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Remembering Dottie
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Dottie West was remembered on her 80th birthday with a celebration at Magness Library. Unveiled was an exhibit of West that will be placed Nov. 13 at the Country Music Hall of Fame Museum in Nashville.
Making the announcement about the exhibit was Kory Brandon, who is affiliated with the museum. The exhibit will feature photographs, costumes and other memorabilia from the life of the great country music legend, who became known as “Miss Country Sunshine” for her heartfelt rendition of the song by the same title.
Also in attendance at the birthday party were members of West’s family, friends and supporters. Thomas B. Vaughn gave a tribute to West, who was born Dorothy Marie Marsh on Oct. 11, 1932 and grew up in rural poverty to achieve international fame and fortune as both a singer and songwriter.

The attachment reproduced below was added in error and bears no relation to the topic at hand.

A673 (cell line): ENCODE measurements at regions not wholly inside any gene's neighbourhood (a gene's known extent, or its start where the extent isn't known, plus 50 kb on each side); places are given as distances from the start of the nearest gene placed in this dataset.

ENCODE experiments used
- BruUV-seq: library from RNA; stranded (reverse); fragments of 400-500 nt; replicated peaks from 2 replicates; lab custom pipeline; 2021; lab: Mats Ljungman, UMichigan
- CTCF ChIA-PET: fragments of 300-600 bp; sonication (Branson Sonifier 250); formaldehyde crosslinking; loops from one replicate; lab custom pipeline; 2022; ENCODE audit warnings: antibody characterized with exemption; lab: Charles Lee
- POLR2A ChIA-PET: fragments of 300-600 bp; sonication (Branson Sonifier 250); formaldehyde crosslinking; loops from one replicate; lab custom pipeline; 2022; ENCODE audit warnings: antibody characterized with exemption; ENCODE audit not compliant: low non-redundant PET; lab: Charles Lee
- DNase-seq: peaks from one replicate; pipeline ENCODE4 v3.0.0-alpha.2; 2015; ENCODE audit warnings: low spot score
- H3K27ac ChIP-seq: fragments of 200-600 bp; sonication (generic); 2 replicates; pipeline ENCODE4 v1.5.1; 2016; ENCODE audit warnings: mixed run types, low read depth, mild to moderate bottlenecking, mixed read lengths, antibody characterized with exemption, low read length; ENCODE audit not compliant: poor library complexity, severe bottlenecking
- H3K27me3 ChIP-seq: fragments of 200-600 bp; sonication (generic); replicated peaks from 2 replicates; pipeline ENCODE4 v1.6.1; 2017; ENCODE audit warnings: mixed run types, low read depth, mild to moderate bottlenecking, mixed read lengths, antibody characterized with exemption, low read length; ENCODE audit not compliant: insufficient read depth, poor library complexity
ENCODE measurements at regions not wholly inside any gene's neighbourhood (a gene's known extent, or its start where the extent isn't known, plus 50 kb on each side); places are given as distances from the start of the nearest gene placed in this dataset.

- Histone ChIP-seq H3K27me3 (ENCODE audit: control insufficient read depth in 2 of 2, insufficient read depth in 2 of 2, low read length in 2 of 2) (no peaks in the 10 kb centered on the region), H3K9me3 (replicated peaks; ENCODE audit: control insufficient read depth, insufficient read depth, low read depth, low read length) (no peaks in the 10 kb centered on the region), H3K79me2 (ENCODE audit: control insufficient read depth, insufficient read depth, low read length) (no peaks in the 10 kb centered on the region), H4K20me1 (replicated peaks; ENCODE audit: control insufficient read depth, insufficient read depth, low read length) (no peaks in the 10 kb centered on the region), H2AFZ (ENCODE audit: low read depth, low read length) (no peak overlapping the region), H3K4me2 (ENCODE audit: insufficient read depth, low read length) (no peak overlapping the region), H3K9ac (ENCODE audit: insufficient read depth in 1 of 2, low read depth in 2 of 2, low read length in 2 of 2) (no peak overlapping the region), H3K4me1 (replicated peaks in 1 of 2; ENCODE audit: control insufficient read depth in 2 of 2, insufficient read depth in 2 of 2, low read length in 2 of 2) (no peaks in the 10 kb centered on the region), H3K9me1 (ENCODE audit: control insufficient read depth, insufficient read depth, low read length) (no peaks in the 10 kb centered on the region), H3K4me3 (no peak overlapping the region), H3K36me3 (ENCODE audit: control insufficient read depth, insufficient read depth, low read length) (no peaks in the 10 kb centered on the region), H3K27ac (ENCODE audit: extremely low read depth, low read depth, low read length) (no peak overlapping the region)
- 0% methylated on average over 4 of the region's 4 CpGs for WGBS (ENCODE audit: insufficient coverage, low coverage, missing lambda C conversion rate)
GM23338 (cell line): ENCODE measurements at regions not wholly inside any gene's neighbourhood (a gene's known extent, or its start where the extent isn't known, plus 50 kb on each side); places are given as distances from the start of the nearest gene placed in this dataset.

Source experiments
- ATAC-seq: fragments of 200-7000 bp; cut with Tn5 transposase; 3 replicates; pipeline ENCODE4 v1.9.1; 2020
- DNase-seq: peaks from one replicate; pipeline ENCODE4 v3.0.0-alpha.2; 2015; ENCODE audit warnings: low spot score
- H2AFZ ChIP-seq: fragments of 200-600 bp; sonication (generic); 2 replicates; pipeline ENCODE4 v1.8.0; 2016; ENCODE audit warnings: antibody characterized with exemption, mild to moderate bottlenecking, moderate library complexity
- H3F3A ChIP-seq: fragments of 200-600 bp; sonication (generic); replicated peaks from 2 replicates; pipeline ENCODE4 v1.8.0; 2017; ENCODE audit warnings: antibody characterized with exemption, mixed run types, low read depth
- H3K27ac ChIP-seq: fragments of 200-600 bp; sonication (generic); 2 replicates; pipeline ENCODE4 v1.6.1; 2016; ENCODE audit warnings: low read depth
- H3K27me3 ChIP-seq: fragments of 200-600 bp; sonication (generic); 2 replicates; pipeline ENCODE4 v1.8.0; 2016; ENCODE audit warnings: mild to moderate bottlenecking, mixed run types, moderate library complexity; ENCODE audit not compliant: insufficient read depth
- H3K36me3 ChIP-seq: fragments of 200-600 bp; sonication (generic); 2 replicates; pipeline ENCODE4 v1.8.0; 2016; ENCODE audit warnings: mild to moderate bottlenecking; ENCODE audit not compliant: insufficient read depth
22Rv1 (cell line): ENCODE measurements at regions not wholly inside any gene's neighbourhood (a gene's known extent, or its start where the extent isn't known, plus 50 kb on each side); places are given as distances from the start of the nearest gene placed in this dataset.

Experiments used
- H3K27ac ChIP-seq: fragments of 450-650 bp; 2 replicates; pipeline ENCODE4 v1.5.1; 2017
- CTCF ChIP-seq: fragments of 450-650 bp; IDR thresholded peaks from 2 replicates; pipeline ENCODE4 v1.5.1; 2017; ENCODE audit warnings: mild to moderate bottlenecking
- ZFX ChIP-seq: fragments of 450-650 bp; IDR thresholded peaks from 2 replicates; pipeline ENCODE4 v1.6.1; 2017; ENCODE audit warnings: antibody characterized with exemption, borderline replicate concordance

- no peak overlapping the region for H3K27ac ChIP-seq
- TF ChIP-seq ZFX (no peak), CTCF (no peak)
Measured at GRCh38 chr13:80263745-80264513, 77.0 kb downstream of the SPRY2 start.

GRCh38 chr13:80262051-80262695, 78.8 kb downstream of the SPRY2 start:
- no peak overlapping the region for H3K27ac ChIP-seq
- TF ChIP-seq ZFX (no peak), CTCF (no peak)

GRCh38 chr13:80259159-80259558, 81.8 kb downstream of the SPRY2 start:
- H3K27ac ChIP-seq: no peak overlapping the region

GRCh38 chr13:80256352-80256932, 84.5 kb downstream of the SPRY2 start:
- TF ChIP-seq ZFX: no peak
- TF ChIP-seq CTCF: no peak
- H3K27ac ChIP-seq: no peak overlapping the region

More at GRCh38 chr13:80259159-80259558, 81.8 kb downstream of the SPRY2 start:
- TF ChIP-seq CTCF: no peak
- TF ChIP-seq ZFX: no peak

“She excelled in what was then a male-dominated field winning a Grammy for ‘Here Comes My Baby,’ a song she co-wrote with her husband,” said Vaughn. “She also won the first Best Female Country and Western Performer Award.”
West died on Sept. 4, 1991 as the result of a tragic car accident that occurred while she was en route to the Grand Ole Opry, where she performed on a regular basis.
Despite the exhibit, West is not included in the Country Music Hall of Fame. A petition is currently being circulated to encourage her inclusion. To sign the petition, call Heritage Alliance at 224-8521 or Main Street McMinnville at 506-5335.
The Country Music Hall of Fame Museum is located at 222 Fifth Avenue South in Nashville. For more information about West’s exhibit or to express your support for her installation into the Country Music Hall of Fame, call 615-416-2001.